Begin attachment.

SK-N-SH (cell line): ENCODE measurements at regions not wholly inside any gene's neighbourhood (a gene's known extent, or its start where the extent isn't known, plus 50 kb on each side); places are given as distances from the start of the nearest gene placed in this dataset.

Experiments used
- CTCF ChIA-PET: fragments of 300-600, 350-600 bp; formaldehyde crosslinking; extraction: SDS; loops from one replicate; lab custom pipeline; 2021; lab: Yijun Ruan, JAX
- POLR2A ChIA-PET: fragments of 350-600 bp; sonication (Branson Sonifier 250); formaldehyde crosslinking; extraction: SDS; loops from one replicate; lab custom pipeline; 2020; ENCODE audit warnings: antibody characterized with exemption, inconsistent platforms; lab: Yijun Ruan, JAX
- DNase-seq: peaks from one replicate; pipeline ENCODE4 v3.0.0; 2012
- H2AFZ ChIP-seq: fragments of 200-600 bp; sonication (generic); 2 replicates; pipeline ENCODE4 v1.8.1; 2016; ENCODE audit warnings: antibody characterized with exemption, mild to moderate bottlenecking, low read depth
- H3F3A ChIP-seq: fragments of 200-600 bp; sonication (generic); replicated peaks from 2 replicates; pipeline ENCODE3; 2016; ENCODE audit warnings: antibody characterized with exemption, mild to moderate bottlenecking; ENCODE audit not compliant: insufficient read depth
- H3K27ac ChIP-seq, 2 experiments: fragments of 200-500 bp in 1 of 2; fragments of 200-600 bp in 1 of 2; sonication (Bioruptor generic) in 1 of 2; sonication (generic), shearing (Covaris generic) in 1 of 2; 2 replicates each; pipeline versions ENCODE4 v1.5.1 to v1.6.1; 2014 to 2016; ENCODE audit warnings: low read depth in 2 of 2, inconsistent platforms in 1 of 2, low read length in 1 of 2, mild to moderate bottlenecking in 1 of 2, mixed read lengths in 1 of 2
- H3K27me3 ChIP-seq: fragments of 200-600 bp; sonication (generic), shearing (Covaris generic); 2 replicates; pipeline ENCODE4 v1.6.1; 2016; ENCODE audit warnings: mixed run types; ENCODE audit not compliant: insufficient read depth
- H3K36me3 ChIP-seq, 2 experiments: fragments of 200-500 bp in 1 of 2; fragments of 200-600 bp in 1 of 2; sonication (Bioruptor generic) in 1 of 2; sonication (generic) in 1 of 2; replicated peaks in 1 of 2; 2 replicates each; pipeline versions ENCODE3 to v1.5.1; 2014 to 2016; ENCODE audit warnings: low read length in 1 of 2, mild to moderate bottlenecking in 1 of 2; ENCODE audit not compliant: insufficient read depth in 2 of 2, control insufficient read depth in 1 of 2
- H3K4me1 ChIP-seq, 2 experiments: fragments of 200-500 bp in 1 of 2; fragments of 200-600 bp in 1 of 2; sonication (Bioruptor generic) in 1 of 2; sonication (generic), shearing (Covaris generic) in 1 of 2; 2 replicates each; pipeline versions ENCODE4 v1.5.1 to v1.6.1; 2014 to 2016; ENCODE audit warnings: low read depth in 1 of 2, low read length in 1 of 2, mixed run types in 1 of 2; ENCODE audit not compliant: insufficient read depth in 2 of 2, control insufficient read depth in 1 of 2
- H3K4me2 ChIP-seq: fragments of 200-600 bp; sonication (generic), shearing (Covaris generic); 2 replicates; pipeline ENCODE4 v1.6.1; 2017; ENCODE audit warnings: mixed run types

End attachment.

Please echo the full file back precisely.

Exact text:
SK-N-SH (cell line): ENCODE measurements at regions not wholly inside any gene's neighbourhood (a gene's known extent, or its start where the extent isn't known, plus 50 kb on each side); places are given as distances from the start of the nearest gene placed in this dataset.

Experiments used
- CTCF ChIA-PET: fragments of 300-600, 350-600 bp; formaldehyde crosslinking; extraction: SDS; loops from one replicate; lab custom pipeline; 2021; lab: Yijun Ruan, JAX
- POLR2A ChIA-PET: fragments of 350-600 bp; sonication (Branson Sonifier 250); formaldehyde crosslinking; extraction: SDS; loops from one replicate; lab custom pipeline; 2020; ENCODE audit warnings: antibody characterized with exemption, inconsistent platforms; lab: Yijun Ruan, JAX
- DNase-seq: peaks from one replicate; pipeline ENCODE4 v3.0.0; 2012
- H2AFZ ChIP-seq: fragments of 200-600 bp; sonication (generic); 2 replicates; pipeline ENCODE4 v1.8.1; 2016; ENCODE audit warnings: antibody characterized with exemption, mild to moderate bottlenecking, low read depth
- H3F3A ChIP-seq: fragments of 200-600 bp; sonication (generic); replicated peaks from 2 replicates; pipeline ENCODE3; 2016; ENCODE audit warnings: antibody characterized with exemption, mild to moderate bottlenecking; ENCODE audit not compliant: insufficient read depth
- H3K27ac ChIP-seq, 2 experiments: fragments of 200-500 bp in 1 of 2; fragments of 200-600 bp in 1 of 2; sonication (Bioruptor generic) in 1 of 2; sonication (generic), shearing (Covaris generic) in 1 of 2; 2 replicates each; pipeline versions ENCODE4 v1.5.1 to v1.6.1; 2014 to 2016; ENCODE audit warnings: low read depth in 2 of 2, inconsistent platforms in 1 of 2, low read length in 1 of 2, mild to moderate bottlenecking in 1 of 2, mixed read lengths in 1 of 2
- H3K27me3 ChIP-seq: fragments of 200-600 bp; sonication (generic), shearing (Covaris generic); 2 replicates; pipeline ENCODE4 v1.6.1; 2016; ENCODE audit warnings: mixed run types; ENCODE audit not compliant: insufficient read depth
- H3K36me3 ChIP-seq, 2 experiments: fragments of 200-500 bp in 1 of 2; fragments of 200-600 bp in 1 of 2; sonication (Bioruptor generic) in 1 of 2; sonication (generic) in 1 of 2; replicated peaks in 1 of 2; 2 replicates each; pipeline versions ENCODE3 to v1.5.1; 2014 to 2016; ENCODE audit warnings: low read length in 1 of 2, mild to moderate bottlenecking in 1 of 2; ENCODE audit not compliant: insufficient read depth in 2 of 2, control insufficient read depth in 1 of 2
- H3K4me1 ChIP-seq, 2 experiments: fragments of 200-500 bp in 1 of 2; fragments of 200-600 bp in 1 of 2; sonication (Bioruptor generic) in 1 of 2; sonication (generic), shearing (Covaris generic) in 1 of 2; 2 replicates each; pipeline versions ENCODE4 v1.5.1 to v1.6.1; 2014 to 2016; ENCODE audit warnings: low read depth in 1 of 2, low read length in 1 of 2, mixed run types in 1 of 2; ENCODE audit not compliant: insufficient read depth in 2 of 2, control insufficient read depth in 1 of 2
- H3K4me2 ChIP-seq: fragments of 200-600 bp; sonication (generic), shearing (Covaris generic); 2 replicates; pipeline ENCODE4 v1.6.1; 2017; ENCODE audit warnings: mixed run types